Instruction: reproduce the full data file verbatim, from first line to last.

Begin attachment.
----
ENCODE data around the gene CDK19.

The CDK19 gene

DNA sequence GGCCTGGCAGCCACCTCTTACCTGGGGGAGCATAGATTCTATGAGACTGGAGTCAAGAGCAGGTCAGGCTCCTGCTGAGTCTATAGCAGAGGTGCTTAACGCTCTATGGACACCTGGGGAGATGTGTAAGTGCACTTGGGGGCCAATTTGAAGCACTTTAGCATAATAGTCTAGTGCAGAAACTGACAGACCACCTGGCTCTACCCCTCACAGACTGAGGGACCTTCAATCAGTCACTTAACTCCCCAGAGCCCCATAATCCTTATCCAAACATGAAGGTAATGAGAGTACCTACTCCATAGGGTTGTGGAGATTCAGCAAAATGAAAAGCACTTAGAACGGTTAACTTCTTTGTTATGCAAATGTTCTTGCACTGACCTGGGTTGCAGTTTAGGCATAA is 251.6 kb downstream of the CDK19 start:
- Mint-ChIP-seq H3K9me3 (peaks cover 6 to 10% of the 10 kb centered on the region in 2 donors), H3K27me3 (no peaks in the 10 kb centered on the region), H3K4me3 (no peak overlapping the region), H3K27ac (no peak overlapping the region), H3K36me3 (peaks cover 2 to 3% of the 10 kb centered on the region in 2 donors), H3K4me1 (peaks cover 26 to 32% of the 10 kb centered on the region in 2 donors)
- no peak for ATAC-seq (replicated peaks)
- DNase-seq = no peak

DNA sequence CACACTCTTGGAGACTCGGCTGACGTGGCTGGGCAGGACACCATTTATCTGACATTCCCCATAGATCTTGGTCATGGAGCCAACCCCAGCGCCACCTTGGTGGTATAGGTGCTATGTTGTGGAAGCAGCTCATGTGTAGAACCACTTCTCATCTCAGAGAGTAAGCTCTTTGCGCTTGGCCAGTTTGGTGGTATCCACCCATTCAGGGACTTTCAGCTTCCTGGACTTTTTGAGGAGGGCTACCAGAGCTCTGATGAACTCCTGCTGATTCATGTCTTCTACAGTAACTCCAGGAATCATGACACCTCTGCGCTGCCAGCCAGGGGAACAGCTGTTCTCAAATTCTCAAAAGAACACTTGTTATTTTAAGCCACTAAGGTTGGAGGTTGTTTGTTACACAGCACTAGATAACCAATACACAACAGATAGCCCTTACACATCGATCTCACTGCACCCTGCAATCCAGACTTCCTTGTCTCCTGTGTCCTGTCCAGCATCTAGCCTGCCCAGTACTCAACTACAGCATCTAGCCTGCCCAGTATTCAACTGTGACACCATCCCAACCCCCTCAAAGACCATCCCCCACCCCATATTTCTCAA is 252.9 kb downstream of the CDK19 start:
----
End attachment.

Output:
ENCODE data around the gene CDK19.

The CDK19 gene

DNA sequence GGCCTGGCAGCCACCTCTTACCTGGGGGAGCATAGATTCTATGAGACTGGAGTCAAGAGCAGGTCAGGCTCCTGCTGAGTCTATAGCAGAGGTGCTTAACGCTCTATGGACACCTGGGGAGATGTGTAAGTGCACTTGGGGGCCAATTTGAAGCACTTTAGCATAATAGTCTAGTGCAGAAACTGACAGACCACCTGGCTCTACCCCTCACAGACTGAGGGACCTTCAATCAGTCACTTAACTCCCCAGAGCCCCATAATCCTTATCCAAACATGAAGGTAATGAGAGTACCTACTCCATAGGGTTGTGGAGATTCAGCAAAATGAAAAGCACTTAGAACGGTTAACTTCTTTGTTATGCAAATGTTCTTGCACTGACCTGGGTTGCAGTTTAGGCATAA is 251.6 kb downstream of the CDK19 start:
- Mint-ChIP-seq H3K9me3 (peaks cover 6 to 10% of the 10 kb centered on the region in 2 donors), H3K27me3 (no peaks in the 10 kb centered on the region), H3K4me3 (no peak overlapping the region), H3K27ac (no peak overlapping the region), H3K36me3 (peaks cover 2 to 3% of the 10 kb centered on the region in 2 donors), H3K4me1 (peaks cover 26 to 32% of the 10 kb centered on the region in 2 donors)
- no peak for ATAC-seq (replicated peaks)
- DNase-seq = no peak

DNA sequence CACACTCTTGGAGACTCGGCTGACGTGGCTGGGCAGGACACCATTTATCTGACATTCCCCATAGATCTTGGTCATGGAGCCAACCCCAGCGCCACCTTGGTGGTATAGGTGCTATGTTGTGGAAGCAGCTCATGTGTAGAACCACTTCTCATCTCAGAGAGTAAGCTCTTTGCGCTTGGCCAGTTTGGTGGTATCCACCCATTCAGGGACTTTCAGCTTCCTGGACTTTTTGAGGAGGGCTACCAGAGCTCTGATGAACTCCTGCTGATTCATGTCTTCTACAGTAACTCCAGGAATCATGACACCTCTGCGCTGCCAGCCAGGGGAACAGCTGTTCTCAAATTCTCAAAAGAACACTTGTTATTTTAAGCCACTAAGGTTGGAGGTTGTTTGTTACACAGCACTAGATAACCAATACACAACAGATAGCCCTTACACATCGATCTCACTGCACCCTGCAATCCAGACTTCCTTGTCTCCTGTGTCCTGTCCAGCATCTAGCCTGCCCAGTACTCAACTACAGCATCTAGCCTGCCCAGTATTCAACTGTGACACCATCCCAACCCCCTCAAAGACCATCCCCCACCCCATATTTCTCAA is 252.9 kb downstream of the CDK19 start: